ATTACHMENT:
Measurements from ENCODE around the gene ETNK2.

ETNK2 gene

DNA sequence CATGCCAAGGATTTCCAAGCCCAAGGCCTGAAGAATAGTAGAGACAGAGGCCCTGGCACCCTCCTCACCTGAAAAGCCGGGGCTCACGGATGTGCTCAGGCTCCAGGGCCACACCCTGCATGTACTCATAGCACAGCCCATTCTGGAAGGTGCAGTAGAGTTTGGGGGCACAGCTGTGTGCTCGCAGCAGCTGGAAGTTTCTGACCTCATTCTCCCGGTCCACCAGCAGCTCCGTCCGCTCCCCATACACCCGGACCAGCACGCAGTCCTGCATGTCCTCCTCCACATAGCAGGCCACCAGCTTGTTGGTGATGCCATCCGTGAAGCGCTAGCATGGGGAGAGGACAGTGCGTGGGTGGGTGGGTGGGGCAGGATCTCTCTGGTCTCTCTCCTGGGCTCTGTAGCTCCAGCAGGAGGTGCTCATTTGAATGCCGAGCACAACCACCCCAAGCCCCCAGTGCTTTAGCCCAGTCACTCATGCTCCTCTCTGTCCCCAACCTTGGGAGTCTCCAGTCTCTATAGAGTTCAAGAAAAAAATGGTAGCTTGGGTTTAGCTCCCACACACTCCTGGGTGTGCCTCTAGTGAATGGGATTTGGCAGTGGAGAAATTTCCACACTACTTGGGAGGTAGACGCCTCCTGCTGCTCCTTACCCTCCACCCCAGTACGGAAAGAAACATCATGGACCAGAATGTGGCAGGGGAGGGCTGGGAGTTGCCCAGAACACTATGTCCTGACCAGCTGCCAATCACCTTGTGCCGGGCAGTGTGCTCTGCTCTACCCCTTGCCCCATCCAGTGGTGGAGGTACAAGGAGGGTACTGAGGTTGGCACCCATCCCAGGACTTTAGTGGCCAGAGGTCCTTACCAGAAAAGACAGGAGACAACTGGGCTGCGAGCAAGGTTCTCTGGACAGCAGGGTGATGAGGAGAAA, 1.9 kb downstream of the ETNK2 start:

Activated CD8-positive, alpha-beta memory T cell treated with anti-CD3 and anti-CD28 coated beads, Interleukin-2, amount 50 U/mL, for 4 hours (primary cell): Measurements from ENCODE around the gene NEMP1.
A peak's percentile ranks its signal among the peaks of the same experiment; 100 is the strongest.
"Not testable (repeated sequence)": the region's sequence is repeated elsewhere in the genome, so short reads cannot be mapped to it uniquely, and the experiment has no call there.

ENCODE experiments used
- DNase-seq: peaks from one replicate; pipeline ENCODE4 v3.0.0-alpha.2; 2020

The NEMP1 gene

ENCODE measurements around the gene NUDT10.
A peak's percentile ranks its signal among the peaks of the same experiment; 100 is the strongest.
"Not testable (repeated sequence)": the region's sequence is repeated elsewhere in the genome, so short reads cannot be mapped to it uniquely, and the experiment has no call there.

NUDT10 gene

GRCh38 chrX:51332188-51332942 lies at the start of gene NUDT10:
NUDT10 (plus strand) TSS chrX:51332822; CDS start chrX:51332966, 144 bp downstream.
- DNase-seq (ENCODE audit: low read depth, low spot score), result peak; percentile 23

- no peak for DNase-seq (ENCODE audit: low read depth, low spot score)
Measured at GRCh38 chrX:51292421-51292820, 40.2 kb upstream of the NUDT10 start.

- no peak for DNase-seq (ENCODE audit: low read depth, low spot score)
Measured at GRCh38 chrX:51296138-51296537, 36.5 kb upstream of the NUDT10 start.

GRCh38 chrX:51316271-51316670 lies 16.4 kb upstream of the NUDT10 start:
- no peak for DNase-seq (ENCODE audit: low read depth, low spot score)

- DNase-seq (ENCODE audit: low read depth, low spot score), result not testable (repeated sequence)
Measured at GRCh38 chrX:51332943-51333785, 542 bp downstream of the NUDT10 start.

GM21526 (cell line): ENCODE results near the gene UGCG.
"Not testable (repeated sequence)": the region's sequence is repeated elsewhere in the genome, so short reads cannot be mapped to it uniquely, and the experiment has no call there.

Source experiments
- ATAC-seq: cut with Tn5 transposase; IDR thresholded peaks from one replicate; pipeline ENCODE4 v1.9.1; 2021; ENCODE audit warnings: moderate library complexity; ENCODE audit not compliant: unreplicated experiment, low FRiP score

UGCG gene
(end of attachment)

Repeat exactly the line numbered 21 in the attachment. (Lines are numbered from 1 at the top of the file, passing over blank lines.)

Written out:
GRCh38 chrX:51316271-51316670 lies 16.4 kb upstream of the NUDT10 start: